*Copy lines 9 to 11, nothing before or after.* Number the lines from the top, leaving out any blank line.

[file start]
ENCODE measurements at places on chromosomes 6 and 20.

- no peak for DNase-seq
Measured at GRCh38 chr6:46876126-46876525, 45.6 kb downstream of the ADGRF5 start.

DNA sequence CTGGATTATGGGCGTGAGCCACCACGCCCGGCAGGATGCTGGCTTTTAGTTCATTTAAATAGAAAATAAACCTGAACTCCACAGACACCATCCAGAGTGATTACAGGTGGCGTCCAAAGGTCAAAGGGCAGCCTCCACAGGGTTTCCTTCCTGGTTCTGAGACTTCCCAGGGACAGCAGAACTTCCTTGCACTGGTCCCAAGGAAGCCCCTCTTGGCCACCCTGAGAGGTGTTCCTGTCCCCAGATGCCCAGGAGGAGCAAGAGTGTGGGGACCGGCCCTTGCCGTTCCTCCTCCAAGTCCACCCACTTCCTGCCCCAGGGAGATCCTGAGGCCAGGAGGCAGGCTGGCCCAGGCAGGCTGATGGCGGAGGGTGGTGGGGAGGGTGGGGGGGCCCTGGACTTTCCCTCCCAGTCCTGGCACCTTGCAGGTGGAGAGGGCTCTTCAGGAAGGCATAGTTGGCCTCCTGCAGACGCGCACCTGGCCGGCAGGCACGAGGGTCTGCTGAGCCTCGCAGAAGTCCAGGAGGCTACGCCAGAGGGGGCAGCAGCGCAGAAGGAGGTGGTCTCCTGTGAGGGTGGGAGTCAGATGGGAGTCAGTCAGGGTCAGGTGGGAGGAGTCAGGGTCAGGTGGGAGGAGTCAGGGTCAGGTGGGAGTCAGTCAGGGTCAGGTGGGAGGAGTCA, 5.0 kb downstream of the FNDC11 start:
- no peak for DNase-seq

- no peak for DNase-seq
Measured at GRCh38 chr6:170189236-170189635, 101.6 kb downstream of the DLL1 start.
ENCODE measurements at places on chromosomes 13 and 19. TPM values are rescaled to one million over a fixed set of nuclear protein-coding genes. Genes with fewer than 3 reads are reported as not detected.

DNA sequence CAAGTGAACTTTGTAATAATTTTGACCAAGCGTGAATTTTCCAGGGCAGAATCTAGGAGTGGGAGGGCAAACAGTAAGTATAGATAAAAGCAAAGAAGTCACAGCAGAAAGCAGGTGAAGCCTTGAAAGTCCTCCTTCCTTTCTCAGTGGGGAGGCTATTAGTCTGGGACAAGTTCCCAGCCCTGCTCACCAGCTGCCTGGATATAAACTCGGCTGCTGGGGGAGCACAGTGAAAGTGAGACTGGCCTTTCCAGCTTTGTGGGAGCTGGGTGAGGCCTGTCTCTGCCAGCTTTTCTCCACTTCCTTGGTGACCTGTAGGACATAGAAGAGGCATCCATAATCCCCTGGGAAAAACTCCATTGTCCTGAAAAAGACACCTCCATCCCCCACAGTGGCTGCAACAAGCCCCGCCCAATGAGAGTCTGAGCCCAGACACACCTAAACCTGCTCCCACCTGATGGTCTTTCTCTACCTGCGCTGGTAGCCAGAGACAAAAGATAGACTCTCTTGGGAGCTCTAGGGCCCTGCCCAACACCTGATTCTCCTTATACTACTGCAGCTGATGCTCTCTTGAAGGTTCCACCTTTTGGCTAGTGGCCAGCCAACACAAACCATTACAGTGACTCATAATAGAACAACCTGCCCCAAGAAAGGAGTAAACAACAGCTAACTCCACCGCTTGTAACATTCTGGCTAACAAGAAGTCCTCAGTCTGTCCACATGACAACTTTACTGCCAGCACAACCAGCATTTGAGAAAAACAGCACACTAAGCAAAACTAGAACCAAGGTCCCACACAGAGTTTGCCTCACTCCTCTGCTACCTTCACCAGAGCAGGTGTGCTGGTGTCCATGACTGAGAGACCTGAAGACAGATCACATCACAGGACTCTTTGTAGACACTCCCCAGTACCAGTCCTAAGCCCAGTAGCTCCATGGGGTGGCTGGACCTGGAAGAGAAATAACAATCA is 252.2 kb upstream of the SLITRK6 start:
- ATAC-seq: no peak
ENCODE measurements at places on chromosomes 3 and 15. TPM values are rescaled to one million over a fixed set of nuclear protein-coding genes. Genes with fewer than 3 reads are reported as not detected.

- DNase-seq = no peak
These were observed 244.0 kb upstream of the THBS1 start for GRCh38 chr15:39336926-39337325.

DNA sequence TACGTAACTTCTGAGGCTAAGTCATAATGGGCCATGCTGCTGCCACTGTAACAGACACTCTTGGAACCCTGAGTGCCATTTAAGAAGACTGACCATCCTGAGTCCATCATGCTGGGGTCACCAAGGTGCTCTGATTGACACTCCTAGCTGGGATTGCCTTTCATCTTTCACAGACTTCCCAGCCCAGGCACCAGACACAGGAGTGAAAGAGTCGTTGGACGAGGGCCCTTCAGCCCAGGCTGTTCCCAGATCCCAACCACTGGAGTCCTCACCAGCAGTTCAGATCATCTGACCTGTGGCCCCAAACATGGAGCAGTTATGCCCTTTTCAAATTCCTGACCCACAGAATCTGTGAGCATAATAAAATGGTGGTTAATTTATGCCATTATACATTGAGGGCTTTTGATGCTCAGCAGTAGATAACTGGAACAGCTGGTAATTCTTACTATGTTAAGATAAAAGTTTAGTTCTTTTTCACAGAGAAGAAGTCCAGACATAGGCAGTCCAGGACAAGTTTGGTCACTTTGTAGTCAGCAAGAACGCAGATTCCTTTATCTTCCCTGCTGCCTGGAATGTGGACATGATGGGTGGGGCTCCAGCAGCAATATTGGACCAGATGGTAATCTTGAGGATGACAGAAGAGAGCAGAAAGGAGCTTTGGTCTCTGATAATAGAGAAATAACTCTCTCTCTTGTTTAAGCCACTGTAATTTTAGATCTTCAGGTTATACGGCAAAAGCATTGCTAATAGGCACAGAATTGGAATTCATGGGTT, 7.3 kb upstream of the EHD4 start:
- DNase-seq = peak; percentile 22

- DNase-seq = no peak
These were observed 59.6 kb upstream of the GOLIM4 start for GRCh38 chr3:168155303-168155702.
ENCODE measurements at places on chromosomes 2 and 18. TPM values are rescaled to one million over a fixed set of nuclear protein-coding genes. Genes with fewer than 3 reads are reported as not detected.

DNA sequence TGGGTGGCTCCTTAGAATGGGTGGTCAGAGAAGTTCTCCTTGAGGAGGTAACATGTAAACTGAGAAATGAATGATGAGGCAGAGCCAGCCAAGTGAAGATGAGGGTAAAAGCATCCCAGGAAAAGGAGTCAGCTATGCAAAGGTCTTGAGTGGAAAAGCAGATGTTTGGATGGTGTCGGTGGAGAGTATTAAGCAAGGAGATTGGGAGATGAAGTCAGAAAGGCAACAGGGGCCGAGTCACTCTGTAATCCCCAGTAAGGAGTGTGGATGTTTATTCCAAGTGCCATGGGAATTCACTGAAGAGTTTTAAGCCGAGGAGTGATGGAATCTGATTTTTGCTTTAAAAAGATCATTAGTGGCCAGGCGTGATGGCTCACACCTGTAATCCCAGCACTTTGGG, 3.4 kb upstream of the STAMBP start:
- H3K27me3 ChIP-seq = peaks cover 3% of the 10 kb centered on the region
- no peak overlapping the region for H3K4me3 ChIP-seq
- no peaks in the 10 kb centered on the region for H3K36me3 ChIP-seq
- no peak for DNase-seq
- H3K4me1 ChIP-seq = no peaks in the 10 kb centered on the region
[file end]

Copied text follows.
DNA sequence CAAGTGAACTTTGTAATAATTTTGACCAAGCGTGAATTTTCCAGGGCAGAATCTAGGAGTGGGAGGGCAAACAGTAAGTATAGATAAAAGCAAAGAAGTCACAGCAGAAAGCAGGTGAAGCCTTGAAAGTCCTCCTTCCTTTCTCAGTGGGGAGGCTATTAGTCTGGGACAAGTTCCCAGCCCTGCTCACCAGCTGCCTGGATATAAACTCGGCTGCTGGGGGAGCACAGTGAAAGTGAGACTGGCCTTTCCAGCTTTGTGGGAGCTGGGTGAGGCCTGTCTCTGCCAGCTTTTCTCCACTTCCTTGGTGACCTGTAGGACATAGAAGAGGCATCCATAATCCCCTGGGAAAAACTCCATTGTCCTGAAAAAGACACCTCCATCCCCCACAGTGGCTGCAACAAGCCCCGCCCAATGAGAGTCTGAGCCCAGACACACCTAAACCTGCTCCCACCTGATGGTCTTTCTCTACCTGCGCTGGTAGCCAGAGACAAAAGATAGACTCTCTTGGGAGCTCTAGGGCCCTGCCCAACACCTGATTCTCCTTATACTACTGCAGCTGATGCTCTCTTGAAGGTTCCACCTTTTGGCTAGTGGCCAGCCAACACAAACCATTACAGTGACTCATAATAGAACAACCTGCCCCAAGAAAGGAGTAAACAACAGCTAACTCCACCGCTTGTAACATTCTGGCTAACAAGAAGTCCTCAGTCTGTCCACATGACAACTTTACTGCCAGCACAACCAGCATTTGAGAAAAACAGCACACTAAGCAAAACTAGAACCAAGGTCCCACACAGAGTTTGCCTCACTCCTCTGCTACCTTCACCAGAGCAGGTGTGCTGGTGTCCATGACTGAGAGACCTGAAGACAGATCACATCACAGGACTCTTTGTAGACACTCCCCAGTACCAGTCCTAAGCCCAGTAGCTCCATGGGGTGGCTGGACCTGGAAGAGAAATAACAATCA is 252.2 kb upstream of the SLITRK6 start:
- ATAC-seq: no peak
ENCODE measurements at places on chromosomes 3 and 15. TPM values are rescaled to one million over a fixed set of nuclear protein-coding genes. Genes with fewer than 3 reads are reported as not detected.